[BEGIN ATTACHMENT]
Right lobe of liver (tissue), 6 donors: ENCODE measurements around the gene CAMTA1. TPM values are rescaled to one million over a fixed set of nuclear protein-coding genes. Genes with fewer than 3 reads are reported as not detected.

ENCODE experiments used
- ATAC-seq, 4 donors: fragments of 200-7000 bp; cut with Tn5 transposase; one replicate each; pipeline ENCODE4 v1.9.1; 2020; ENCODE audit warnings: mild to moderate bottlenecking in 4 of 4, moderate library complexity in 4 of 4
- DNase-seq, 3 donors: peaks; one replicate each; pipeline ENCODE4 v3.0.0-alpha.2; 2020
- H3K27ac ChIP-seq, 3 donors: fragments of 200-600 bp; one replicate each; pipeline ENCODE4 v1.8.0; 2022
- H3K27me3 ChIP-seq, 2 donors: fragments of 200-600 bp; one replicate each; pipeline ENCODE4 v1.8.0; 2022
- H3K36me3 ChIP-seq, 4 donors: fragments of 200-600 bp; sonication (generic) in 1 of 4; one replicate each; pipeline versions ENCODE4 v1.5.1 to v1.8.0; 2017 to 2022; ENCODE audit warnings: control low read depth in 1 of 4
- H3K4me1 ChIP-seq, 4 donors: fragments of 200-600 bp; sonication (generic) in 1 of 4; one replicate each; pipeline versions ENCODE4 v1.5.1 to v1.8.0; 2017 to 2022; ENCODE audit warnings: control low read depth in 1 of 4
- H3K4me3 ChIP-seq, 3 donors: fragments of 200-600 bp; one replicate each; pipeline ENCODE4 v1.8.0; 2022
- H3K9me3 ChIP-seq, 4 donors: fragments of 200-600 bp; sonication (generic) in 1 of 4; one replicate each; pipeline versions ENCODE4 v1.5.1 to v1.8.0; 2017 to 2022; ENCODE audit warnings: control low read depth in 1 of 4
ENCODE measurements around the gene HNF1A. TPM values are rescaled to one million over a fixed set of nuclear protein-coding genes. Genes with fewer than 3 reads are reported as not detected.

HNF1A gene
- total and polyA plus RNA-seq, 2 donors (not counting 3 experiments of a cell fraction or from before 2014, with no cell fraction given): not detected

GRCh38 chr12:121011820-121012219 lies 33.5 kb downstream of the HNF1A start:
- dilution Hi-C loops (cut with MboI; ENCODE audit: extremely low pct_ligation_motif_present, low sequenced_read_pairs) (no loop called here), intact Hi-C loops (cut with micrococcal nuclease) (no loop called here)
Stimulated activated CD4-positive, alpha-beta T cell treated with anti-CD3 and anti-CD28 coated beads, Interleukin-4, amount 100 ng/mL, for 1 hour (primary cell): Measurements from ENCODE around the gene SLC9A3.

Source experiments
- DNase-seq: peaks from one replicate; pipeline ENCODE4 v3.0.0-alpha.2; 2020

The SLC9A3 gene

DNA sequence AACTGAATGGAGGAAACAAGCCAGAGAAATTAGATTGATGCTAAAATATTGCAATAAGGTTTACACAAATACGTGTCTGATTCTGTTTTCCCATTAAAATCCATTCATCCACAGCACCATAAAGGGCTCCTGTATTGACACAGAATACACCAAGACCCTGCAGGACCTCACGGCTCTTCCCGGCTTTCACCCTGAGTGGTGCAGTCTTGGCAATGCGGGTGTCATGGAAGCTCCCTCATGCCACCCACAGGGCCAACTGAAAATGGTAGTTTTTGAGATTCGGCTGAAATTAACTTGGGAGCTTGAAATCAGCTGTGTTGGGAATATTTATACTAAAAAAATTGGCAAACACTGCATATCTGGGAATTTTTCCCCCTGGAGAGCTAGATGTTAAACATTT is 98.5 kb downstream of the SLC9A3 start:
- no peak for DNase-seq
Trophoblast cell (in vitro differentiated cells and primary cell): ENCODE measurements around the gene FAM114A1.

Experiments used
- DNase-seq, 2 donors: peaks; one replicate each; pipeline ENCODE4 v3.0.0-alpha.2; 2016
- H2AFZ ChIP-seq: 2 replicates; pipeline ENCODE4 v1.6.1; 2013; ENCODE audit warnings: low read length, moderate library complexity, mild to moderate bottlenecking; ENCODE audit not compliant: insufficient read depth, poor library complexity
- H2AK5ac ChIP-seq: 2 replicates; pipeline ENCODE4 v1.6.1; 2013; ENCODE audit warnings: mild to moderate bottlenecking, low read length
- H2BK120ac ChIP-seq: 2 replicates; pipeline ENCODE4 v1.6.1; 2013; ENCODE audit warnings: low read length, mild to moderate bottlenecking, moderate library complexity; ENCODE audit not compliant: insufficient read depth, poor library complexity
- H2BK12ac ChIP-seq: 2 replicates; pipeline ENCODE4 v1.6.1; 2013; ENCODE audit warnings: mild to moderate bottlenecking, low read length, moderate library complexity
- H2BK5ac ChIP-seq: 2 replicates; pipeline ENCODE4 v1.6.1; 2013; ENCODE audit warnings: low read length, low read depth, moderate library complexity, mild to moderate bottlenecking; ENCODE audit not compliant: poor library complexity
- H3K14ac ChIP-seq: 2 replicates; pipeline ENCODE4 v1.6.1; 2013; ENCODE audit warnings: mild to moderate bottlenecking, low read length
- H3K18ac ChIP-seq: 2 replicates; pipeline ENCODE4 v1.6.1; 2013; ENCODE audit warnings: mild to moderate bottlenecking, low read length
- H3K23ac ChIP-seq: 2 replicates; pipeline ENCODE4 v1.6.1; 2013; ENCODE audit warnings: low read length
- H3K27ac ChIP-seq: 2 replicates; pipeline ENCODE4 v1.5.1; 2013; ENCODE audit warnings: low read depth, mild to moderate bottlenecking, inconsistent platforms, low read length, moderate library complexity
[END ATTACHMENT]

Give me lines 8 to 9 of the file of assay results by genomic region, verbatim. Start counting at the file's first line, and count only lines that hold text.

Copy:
- H3K4me1 ChIP-seq, 4 donors: fragments of 200-600 bp; sonication (generic) in 1 of 4; one replicate each; pipeline versions ENCODE4 v1.5.1 to v1.8.0; 2017 to 2022; ENCODE audit warnings: control low read depth in 1 of 4
- H3K4me3 ChIP-seq, 3 donors: fragments of 200-600 bp; one replicate each; pipeline ENCODE4 v1.8.0; 2022